In addition, the U.S. Small Business Administration has approved nearly $3.8 million in low-interest disaster loans for the repair of homes and businesses in the disaster area. Also included in the $10 million total is $3.2 million in obligations to the state and local communities to help pay for debris cleanup, repairs to damaged facilities and infrastructure, and for costs incurred in protecting lives and property during the floods.
“Ten million is a good start toward recovery, but FEMA understands that assistance dollars to these isolated communities are little more than paper without the means to put the money to work,” said Federal Coordinating Officer (FCO) Dolph Diemont. “For that reason, we’ve worked closely with the State and our voluntary agency partners to offer creative solutions to the challenges people are facing.”
With five of the communities accessible only by air and boat — and barge the only way to bring in large quantities of building supplies — FEMA is providing assistance with shipping costs of building materials for eligible applicants.
FEMA so far has received nearly 90 requests from households for assistance with shipment of materials, and has shipped more than 363,000 pounds of building materials, sheltering supplies and donated items. The barges not only deliver critical care packages for those affected by the floods, they provide the material resources survivors need to rebuild their homes and their lives.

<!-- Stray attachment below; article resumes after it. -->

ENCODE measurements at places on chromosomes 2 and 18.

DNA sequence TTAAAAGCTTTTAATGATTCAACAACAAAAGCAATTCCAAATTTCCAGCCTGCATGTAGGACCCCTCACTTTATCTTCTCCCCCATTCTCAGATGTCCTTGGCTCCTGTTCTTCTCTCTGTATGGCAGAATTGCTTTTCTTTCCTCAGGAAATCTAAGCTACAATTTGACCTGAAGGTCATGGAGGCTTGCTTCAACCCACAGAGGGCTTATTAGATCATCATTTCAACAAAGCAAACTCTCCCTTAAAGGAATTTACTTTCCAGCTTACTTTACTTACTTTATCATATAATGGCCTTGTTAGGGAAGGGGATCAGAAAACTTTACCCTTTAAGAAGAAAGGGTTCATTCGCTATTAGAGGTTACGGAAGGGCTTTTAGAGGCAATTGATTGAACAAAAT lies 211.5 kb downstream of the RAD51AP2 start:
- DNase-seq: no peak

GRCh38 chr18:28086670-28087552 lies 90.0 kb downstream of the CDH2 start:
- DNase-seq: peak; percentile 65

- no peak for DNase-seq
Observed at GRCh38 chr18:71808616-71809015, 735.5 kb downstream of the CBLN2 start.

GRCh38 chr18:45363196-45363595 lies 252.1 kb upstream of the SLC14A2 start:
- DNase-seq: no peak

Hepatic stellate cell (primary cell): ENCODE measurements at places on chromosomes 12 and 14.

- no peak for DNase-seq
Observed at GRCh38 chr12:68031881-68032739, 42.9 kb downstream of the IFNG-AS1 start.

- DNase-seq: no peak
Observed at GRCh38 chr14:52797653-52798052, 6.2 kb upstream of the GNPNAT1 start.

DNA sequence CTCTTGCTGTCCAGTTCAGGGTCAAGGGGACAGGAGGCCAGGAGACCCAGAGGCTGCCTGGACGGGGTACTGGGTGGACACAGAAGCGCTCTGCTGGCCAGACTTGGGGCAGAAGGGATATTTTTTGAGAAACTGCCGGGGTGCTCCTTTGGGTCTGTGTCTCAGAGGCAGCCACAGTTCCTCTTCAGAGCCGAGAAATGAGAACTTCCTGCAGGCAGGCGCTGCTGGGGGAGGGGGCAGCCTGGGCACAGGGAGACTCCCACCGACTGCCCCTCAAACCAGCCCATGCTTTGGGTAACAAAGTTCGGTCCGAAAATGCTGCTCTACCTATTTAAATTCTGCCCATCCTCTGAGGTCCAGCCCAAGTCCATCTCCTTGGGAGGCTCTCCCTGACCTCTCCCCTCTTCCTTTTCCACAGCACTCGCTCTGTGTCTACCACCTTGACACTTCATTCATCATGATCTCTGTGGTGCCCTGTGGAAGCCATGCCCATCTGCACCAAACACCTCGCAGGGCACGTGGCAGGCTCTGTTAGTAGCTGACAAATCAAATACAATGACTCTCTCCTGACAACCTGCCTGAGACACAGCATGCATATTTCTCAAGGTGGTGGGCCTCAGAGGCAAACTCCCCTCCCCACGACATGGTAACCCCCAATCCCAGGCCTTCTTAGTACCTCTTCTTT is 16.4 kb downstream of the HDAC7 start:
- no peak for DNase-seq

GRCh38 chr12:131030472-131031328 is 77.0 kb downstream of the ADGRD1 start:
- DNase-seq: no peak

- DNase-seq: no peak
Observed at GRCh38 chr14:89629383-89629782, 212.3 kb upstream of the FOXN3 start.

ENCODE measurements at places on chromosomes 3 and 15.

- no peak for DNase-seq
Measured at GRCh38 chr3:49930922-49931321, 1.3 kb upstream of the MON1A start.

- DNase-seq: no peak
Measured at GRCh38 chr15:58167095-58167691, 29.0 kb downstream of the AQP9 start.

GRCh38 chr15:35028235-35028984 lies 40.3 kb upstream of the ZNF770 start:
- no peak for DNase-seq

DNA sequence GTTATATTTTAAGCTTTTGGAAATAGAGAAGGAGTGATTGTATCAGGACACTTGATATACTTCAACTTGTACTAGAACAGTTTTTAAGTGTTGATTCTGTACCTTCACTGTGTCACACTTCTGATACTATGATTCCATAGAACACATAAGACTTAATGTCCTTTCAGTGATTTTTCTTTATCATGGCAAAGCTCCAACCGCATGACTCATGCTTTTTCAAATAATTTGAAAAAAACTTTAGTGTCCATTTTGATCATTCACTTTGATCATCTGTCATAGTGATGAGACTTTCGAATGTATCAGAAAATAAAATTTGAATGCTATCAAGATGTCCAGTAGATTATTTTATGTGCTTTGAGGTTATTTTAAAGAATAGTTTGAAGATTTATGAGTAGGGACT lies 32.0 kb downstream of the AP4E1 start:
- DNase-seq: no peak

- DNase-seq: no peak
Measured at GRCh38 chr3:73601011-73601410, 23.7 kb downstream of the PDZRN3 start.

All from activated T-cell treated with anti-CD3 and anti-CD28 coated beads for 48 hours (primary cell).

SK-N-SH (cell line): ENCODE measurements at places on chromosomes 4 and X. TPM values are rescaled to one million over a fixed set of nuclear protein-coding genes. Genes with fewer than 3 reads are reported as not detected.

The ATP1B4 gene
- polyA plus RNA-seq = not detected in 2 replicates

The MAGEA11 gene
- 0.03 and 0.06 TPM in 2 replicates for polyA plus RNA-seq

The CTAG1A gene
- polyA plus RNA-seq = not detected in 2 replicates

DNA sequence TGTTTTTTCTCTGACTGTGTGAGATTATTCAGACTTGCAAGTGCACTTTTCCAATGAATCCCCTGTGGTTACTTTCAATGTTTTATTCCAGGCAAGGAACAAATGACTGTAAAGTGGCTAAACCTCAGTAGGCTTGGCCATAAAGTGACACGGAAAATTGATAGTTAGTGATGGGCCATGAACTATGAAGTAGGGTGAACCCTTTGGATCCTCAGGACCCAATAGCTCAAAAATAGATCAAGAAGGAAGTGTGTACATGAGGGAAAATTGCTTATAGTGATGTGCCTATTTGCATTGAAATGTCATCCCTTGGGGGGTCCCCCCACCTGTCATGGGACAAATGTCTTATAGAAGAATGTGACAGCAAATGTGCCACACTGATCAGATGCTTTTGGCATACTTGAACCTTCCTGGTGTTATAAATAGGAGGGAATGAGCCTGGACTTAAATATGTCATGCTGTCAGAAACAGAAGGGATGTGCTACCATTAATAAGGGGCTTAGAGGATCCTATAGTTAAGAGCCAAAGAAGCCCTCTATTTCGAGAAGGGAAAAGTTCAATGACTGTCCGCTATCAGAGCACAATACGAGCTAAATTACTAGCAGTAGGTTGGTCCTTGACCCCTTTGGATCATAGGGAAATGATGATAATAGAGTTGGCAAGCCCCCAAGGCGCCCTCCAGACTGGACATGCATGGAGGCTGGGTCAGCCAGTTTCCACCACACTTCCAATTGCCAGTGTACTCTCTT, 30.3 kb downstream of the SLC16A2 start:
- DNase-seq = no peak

Human resources — the skilled, extra hands to help with the work — are also desperately needed in the damaged communities, where subsistence hunting, fishing and wood-gathering is occupying many residents ahead of winter. Although limited in number by conditions on the ground in rural communities, voluntary and service organizations have provided essential recovery services to survivors in Galena, Alakanuk, Circle, Emmonak, Fort Yukon and Hughes.
Recognizing the travel distances and the scarcity of housing for volunteers from the lower 48 states, FEMA is covering the travel costs for a variety of volunteer workers, while the State of Alaska has stood up a winterized, 40-bed responder support camp in Galena, ensuring most of the beds go to volunteers.
AmeriCorps, United Methodist Volunteers in Mission, Disciples of Christ, Mennonite Disaster Services, World Renew and Arizona Southern Baptists have been working steadily with survivors, mucking out and gutting flood-soaked homes or performing repairs and rebuilds. In addition, Galena Baptist Church members and other local volunteers are helping their neighbors. Thanks to these efforts, most survivors will be back home before winter.